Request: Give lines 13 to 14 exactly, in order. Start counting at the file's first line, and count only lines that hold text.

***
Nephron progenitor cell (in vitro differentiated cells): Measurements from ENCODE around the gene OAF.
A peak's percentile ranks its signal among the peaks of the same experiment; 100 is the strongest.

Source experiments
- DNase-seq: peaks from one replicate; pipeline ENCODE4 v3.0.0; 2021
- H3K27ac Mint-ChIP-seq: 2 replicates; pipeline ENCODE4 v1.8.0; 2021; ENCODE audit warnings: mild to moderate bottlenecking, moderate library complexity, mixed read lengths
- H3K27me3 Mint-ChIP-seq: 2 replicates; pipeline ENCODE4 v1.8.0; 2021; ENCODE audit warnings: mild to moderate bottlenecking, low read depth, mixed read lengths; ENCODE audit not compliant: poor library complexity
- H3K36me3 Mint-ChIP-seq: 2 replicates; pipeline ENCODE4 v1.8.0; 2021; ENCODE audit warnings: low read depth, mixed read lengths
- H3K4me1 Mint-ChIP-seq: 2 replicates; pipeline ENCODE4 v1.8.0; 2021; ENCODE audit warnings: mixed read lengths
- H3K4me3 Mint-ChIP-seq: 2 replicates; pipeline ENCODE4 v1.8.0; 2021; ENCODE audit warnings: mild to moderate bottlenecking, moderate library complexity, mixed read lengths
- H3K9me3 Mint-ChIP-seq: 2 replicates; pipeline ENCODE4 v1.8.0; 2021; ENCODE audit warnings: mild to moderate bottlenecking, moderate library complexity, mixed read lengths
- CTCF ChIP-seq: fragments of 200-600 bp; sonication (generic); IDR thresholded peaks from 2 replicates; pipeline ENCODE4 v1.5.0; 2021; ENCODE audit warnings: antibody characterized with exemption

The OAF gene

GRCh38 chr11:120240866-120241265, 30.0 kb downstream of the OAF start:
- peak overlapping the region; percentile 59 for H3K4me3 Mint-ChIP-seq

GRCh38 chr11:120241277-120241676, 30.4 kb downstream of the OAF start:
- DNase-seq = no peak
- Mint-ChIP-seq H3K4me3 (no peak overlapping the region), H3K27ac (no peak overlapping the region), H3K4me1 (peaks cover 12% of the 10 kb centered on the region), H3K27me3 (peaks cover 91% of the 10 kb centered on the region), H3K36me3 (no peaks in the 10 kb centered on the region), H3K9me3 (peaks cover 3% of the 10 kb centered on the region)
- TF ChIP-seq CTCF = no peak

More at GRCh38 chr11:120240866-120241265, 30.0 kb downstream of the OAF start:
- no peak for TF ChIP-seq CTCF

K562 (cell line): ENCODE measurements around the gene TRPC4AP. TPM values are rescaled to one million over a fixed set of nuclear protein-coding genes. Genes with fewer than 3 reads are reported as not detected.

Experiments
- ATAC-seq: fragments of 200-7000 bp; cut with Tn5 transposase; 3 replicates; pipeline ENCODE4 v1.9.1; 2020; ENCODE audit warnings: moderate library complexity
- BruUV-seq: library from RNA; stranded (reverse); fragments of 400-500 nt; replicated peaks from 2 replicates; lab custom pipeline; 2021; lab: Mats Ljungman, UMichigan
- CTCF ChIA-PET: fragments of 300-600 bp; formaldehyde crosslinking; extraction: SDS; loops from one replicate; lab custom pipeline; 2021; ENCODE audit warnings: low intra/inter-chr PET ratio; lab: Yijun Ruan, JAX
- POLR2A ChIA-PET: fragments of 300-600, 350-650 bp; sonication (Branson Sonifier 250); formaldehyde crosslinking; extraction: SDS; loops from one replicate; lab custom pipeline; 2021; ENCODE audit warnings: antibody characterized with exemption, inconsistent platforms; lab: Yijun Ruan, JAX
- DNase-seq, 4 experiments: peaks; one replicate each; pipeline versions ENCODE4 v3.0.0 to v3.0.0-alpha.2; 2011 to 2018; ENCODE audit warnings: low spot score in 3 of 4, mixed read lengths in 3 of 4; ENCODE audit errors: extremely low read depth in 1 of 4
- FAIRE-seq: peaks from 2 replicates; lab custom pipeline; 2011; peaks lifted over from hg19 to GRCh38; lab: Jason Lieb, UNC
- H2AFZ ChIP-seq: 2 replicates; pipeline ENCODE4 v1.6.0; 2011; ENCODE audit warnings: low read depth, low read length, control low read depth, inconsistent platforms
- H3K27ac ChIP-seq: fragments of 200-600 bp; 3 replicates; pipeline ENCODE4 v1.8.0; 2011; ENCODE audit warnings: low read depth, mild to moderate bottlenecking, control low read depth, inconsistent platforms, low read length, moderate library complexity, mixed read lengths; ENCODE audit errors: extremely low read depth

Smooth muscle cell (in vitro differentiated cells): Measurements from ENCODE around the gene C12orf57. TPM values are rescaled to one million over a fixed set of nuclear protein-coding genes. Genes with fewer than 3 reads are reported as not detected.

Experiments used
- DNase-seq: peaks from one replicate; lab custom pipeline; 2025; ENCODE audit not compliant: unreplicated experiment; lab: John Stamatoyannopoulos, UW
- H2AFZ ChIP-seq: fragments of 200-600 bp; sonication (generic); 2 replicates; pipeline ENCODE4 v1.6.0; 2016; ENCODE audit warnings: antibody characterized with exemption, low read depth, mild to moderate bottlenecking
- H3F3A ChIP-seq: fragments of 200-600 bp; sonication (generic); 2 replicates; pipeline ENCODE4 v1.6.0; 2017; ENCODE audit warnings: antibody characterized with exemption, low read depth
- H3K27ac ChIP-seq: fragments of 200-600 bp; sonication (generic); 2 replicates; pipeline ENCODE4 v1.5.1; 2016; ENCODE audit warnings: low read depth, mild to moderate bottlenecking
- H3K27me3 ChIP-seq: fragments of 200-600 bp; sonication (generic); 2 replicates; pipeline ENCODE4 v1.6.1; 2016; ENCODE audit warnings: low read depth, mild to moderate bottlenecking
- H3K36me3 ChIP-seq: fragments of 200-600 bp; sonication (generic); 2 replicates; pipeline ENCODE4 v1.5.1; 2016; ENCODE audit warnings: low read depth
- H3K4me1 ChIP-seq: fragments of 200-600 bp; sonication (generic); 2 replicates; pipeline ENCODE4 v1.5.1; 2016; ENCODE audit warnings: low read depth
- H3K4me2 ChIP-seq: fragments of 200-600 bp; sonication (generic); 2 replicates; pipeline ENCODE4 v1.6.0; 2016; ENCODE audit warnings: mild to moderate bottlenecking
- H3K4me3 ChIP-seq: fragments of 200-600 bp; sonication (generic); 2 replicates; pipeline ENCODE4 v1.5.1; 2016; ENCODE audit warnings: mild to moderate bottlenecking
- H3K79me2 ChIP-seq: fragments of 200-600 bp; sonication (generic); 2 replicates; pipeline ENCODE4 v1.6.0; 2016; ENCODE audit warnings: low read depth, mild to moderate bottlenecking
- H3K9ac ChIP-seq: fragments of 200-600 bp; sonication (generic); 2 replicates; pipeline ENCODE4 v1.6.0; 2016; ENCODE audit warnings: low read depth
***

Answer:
GRCh38 chr11:120240866-120241265, 30.0 kb downstream of the OAF start:
- peak overlapping the region; percentile 59 for H3K4me3 Mint-ChIP-seq